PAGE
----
At Animal Hospitals, Social Workers Offer Care for the Humans

At Animal Hospitals, Social Workers Offer Care for the Humans

Amy Conroy sat alone in a veterinary exam room, hands clutching a water bottle, eyes blinking back tears. Her 16-year-old cat, Leisel, had been having trouble breathing. Now, she was waiting for an update.

The door opened, and Laurie Maxwell came in.

Ms. Maxwell works for MedVet, a 24-hour emergency veterinary hospital in Chicago. But when she took a seat opposite Ms. Conroy on a Monday evening in May, she explained that she wasn’t there for the cat. She was there for Ms. Conroy.

Ms. Maxwell is a veterinary social worker, a job in a little-known corner of the therapy world that focuses on easing the stress, worry and grief that can arise when a pet needs medical care.

Pets no longer exist at the periphery of the human family — to take one example, a survey in 2022 found that almost half of Americans sleep with an animal in their bed. As that relationship has intensified, so has the stress when something goes wrong. Those emotions can spill over at animal hospitals, where social workers can help pet owners work through difficult choices, such as whether to euthanize a pet or whether they can afford to pay thousands of dollars for their care.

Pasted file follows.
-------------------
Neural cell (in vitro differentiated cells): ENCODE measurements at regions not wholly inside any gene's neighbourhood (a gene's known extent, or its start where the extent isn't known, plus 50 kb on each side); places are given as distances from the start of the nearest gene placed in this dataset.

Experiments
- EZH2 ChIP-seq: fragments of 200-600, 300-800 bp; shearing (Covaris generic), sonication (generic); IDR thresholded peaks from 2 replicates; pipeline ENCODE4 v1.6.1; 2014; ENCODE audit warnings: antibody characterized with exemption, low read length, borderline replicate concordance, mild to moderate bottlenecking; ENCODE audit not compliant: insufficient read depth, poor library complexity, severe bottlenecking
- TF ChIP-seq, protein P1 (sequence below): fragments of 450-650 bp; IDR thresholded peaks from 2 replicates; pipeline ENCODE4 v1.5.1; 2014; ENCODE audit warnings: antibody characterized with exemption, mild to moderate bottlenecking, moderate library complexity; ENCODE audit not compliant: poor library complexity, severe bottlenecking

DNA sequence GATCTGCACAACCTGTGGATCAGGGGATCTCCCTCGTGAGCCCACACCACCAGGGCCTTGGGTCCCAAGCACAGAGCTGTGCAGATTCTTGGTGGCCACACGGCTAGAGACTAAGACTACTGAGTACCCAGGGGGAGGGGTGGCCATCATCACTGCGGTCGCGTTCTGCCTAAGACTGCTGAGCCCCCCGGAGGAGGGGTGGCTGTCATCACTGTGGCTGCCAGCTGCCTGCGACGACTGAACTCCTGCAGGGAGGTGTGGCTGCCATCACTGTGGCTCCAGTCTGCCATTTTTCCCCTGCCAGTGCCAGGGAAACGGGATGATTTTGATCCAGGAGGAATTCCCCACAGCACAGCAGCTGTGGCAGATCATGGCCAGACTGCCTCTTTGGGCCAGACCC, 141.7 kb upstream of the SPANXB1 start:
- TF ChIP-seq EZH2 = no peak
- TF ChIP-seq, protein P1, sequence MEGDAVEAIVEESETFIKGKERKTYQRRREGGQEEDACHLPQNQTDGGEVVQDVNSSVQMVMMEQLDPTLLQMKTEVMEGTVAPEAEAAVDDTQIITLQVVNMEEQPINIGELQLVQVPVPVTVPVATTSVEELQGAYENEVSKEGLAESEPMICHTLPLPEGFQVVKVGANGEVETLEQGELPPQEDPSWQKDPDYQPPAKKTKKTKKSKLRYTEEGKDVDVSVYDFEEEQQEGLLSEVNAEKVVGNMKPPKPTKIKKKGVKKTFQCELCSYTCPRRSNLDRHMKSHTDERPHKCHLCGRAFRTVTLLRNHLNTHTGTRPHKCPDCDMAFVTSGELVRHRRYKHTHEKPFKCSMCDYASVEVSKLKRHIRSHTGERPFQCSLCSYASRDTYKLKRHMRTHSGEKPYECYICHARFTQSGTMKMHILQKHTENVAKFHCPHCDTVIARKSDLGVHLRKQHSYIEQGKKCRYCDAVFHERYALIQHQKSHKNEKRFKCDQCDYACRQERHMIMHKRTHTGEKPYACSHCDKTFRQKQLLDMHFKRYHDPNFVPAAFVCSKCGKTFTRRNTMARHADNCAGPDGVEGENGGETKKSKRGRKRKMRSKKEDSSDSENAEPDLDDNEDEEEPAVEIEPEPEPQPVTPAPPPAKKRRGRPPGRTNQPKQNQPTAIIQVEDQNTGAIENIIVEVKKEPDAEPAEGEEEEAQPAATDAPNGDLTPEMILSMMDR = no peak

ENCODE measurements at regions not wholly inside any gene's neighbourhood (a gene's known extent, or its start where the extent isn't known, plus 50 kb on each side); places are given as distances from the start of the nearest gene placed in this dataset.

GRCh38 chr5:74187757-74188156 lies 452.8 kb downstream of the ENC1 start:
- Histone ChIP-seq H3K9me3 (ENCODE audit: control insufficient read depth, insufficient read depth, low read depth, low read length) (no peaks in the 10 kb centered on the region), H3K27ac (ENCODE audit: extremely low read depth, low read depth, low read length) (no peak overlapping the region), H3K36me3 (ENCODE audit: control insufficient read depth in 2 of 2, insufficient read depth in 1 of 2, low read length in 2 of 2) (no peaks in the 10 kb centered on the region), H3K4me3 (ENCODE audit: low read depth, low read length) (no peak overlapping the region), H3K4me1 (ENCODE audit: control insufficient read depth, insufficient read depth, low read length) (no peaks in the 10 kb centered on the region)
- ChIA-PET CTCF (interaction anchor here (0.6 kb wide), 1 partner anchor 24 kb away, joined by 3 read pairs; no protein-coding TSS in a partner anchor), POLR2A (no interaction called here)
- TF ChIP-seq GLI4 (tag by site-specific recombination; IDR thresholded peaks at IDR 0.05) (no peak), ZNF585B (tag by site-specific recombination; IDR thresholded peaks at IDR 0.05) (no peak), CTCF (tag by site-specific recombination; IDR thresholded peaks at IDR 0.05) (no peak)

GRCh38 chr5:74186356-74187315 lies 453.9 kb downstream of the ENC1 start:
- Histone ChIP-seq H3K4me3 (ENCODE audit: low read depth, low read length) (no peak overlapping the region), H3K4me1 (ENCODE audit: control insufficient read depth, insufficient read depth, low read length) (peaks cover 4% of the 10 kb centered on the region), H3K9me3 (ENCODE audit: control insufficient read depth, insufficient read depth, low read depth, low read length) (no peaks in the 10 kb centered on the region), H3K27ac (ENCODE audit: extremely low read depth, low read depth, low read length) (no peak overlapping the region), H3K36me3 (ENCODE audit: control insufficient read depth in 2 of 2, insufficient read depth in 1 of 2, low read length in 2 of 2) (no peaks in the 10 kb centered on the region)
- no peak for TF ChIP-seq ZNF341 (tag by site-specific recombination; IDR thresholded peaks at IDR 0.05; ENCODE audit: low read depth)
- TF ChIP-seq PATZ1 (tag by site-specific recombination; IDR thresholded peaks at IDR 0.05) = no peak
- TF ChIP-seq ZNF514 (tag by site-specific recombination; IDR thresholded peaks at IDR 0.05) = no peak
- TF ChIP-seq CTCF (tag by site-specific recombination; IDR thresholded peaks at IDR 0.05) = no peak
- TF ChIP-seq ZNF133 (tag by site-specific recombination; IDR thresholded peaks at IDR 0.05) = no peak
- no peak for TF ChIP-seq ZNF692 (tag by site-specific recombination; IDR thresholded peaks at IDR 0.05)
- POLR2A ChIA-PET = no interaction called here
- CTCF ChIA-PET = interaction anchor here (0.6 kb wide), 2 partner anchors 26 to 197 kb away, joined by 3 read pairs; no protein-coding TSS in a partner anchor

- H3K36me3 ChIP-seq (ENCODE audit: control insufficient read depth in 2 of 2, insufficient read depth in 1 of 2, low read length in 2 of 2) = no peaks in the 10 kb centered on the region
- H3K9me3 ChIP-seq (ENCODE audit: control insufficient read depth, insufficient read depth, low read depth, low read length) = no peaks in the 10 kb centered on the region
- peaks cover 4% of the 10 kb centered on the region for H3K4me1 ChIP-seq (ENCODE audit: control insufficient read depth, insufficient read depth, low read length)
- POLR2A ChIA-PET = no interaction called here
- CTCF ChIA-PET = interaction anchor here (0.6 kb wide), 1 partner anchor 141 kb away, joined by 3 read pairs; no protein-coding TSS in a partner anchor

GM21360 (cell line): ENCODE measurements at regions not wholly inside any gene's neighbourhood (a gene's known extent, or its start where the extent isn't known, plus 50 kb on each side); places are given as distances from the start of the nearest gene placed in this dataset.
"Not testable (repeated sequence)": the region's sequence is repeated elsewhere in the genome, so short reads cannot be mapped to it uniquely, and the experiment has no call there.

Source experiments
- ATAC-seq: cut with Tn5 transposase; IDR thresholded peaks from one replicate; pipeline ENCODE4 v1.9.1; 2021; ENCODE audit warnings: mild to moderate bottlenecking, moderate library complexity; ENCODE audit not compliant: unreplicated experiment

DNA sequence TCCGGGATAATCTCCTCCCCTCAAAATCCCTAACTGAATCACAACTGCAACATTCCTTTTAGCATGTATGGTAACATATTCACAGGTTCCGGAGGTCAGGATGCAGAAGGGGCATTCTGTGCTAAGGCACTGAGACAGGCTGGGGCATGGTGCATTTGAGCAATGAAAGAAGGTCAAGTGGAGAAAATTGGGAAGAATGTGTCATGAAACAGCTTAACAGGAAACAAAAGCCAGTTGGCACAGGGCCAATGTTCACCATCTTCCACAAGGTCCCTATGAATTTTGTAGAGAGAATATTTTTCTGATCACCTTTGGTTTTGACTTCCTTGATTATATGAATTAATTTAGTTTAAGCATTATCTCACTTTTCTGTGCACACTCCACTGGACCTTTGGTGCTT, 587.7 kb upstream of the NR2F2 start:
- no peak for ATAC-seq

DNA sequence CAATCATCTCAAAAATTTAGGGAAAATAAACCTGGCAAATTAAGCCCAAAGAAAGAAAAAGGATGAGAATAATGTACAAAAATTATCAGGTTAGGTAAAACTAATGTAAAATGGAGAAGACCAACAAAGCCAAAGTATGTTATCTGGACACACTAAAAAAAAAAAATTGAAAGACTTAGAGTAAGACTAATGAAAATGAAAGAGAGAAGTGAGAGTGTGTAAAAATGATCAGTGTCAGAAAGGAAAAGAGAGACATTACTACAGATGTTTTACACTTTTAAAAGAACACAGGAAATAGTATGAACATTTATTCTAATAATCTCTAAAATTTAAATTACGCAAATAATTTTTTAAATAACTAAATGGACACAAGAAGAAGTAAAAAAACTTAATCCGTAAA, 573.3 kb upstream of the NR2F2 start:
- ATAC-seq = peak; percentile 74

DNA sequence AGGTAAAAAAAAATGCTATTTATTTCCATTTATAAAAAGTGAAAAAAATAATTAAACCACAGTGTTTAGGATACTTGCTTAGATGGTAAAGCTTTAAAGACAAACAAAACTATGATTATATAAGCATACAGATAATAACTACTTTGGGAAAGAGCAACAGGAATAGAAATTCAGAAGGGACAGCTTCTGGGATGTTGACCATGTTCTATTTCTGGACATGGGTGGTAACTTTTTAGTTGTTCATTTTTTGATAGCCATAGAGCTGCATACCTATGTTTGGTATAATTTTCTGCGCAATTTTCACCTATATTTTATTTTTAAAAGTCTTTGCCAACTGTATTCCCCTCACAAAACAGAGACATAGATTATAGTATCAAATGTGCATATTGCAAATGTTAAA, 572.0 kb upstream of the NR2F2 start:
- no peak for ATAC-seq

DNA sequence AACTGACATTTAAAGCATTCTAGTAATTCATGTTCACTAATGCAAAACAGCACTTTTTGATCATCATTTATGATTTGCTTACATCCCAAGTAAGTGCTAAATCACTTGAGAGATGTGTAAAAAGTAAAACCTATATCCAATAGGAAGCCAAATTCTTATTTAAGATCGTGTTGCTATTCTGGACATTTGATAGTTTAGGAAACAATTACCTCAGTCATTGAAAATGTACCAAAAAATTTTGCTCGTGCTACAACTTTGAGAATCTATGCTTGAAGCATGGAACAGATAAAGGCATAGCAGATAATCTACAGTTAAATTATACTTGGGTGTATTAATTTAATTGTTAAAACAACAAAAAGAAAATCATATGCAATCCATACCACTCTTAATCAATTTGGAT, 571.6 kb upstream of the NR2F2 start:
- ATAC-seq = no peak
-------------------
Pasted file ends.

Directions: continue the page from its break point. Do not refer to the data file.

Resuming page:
Though still rare, social workers in animal hospitals are growing in their ranks. Large chains, like VCA, are beginning to employ them, as are major academic veterinary hospitals. The service is typically offered for free. About 175 people have earned a certification in veterinary social work from the University of Tennessee, Knoxville, which is a center for the field.

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